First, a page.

Wednesday, November 30, 2011

True, hardboiled fiction is also escapist. It offers a low-risk walk on the wild side

One of the reasons I love book blogging so much is because I am introduced to books I would have never considered. Hell, I'm introduced to genres I normally wouldn't check out. In this case the book is Beat to a Pulp: Hardboiled, which is a collection of hardboiled short stories. The book was brought to my attention by Ben at Dead End Follies who wrote one of the stories in the collection.

Short story collections are always a challenge to review. Do you talk about every story? Just a few? The collection overall? I can never decide which way to go so I've decided I'm just going to babble instead of going into this with any sort of structure. You know, my usual method.

First up, this was a quick read. And not a quick as in "this was an easy read that required no thought". It was quick because I kept wanting to see what happened next. And then that story would end and I'd go "Well I just have time for one more..." I have a very short attention span so normally with short stories I read one then put the book down and wander away. Not this time though. Even the stories that weren't my favorite still made me want to read more. That was pretty sweet.

Short stories can be tricky. They need to tell a complete story, a complete arc, in the span of just a few pages. They can be a moment of part of a larger story (aren't all stories?) but it needs to be fully contained. Most of the stories in this collection succeeded but there were a couple that felt like they were chapters out of a larger novel. They told of a single event, but they didn't feel like a single story. Kent Gowran's "A Small Thing at the Devil's Punchbowl" and John Hornor Jacobs "The Death Fantastique" both had this problem. I liked both stories, I thought they were interesting and well-written, but they felt like I picked up a full novel and read a couple pages out of it. They didn't work as short stories.

On the other hand, some of the stories were especially good, both in terms of working as a short story as well as just being a good read. My two favorites are "Ric with No K" by Patricia Abbot and Ben's "Second Round Dive".

Before I say anything else, I want to say that when I first started Ben's story I told myself I wasn't going to review it. It can be nerve wracking to write any review, moreso when you know the author might read it and then that's tripled when the author is a blogging friend. So I was just going to avoid that whole deal by not writing about it. And then I ended up really liking the story. A story about a boxer. I don't like boxers or boxing or fighting, unless it involves Christian Bale acting like a crack head. But the fact is when the story is about the characters and is good, it doesn't matter what the details are. Plus this happens to be the only story that I stopped to highlight different parts*. So in the end, I couldn't help me say something about this story and I'm very happy that it is all good things.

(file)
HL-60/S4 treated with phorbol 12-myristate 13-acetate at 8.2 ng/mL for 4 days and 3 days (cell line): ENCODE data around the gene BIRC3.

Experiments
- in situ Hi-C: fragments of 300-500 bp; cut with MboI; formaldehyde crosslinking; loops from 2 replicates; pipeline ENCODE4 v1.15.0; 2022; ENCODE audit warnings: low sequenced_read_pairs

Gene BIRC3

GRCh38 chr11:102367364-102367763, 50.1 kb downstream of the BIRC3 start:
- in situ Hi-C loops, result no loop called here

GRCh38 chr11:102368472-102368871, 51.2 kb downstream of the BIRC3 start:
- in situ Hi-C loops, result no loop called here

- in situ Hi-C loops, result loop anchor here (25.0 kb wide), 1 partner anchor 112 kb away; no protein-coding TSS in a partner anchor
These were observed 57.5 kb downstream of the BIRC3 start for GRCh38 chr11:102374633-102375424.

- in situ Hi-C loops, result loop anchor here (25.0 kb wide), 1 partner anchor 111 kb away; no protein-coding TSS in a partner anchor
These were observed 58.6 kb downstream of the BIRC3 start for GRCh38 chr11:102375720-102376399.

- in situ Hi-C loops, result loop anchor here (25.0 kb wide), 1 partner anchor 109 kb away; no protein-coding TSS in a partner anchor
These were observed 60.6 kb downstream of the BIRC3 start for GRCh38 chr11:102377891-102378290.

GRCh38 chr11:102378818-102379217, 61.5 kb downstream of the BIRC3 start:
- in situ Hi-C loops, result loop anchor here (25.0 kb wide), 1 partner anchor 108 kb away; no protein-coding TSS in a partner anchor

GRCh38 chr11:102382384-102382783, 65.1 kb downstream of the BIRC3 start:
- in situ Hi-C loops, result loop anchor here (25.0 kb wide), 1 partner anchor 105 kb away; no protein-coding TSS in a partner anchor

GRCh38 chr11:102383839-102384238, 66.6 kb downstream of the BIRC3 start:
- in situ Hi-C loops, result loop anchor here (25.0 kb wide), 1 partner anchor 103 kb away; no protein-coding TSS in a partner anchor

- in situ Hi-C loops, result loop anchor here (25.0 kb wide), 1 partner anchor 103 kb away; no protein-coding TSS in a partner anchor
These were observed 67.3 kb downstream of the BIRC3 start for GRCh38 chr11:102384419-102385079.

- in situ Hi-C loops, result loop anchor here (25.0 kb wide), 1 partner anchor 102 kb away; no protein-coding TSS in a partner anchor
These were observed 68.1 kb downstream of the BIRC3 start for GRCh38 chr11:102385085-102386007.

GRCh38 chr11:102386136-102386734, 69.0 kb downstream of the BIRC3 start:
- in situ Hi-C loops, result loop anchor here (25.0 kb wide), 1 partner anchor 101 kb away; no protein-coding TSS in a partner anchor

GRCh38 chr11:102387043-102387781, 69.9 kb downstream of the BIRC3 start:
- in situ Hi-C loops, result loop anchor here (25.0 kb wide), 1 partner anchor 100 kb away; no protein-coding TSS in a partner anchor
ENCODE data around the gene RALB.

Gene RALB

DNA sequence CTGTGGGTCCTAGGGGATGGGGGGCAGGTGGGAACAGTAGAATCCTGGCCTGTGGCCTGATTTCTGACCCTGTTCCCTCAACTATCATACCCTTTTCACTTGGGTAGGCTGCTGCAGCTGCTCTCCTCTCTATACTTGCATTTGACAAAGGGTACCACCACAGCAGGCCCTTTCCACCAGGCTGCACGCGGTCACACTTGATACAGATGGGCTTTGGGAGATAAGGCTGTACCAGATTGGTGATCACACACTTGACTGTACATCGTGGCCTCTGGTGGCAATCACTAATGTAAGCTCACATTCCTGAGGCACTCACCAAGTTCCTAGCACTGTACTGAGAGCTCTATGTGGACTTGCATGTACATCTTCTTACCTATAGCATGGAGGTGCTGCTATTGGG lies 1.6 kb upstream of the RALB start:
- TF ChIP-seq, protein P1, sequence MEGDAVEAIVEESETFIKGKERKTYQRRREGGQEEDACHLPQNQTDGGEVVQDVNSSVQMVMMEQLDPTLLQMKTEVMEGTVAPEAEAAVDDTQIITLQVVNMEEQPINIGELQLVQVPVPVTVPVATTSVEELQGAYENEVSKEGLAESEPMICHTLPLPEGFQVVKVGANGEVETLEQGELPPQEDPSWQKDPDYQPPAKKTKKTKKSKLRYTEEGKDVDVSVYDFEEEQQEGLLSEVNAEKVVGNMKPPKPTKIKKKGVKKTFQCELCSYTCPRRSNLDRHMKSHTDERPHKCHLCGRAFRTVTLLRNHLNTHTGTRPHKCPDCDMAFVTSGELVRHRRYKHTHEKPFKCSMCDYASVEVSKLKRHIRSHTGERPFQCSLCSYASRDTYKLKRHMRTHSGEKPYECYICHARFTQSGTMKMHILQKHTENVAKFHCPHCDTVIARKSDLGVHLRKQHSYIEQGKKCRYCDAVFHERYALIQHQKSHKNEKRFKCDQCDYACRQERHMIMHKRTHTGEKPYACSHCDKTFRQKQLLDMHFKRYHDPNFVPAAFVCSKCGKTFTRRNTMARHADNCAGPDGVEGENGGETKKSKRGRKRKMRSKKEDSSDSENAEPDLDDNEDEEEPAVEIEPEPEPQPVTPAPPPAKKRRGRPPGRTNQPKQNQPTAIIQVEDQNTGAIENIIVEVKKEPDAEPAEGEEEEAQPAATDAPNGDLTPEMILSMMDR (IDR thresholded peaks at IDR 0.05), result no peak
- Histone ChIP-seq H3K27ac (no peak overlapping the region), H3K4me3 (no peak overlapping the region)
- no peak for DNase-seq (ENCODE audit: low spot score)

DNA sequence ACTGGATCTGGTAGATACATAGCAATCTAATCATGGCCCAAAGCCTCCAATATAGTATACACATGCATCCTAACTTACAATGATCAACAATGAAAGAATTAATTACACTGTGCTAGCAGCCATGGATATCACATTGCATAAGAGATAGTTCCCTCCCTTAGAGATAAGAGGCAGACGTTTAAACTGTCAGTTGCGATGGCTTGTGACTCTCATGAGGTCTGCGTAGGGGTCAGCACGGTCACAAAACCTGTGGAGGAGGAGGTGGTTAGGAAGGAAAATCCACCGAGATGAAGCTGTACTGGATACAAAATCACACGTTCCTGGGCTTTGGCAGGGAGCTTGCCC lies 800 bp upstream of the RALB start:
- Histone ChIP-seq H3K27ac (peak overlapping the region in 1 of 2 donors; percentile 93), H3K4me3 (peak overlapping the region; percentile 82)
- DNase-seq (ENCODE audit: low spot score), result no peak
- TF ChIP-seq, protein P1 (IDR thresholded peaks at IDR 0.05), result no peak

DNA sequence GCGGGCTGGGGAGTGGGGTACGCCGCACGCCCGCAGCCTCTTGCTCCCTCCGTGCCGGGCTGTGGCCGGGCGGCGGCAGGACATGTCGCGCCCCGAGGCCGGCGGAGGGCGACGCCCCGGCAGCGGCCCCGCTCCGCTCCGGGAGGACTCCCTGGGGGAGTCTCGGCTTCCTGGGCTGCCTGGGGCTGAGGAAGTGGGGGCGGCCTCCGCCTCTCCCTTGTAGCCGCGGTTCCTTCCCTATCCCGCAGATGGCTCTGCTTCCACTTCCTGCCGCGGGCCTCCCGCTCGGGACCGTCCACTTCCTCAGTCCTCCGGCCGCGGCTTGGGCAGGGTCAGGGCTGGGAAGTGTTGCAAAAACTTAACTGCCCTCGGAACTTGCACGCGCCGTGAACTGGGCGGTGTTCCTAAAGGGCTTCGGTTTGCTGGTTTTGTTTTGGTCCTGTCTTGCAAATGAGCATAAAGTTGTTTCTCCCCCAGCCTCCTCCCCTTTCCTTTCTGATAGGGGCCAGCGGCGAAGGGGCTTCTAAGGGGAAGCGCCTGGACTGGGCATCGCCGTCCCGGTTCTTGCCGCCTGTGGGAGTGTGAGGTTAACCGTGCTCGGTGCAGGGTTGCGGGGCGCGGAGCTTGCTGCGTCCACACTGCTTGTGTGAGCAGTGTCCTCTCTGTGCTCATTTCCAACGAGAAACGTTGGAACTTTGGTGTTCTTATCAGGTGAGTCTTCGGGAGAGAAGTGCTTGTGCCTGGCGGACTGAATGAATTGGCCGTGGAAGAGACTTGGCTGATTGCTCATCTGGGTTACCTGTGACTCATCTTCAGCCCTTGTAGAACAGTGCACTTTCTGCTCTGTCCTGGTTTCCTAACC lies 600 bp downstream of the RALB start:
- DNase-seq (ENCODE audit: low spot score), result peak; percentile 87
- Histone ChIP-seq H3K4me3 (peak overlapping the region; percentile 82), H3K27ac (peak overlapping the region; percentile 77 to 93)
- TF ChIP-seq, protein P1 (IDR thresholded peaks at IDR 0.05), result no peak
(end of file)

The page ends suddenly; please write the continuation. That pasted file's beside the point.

I was also pleasantly surprised that my other favorite story of the collection is written by a female author. I didn't notice that until after I finished but it's nice to see ladies getting in on this genre. (They might be all over the genre, I really have no idea.) In this case there is little in terms of a plot, which was a change from so many of the other stories that were very plot driven. There is a plot there, but it mostly focuses on the main character, a naive young girl who sporadically sees her flaky mom in between foster homes and her criminal older "boyfriend" Ric. The story could have easily gone the route of a Law & Order: SVU episode but by focusing on the girl, it doesn't. It takes on an innocence that makes it endearing as well as disturbing.

As I've said, I'm not a hardboiled expert by any means, so I can't tell you if this collection is really indicative of the genre as a whole or what. I can't put it into a real context but I can tell you I really enjoyed this. It's a collection that kept me entertained and kept me going "just one more story."

*This isn't entirely true, as I did highlight a line in another story. But that highlight was because I went "what? That doesn't make sense at all." In "The Death Fantastique" a character wonders why the girl takes a shower but doesn't wash her hair and wonders what the point is. Then makes a comment about localized dirt between her legs. Really, my problem with this is I definitely don't wash my hair each time I shower because do you know how long it takes to wash and dry long hair? For me at least, while I have long hair, it's like an extra hour of work. It's a real pain in the ass. I know it's a stupid, little thing, but it took me out of the story.

Title quote from location 53

Crammer, David and Scott D. Parker (eds). Beat to a Pulp: Hardboiled. Amazon Digital Services, 2011. Kindle.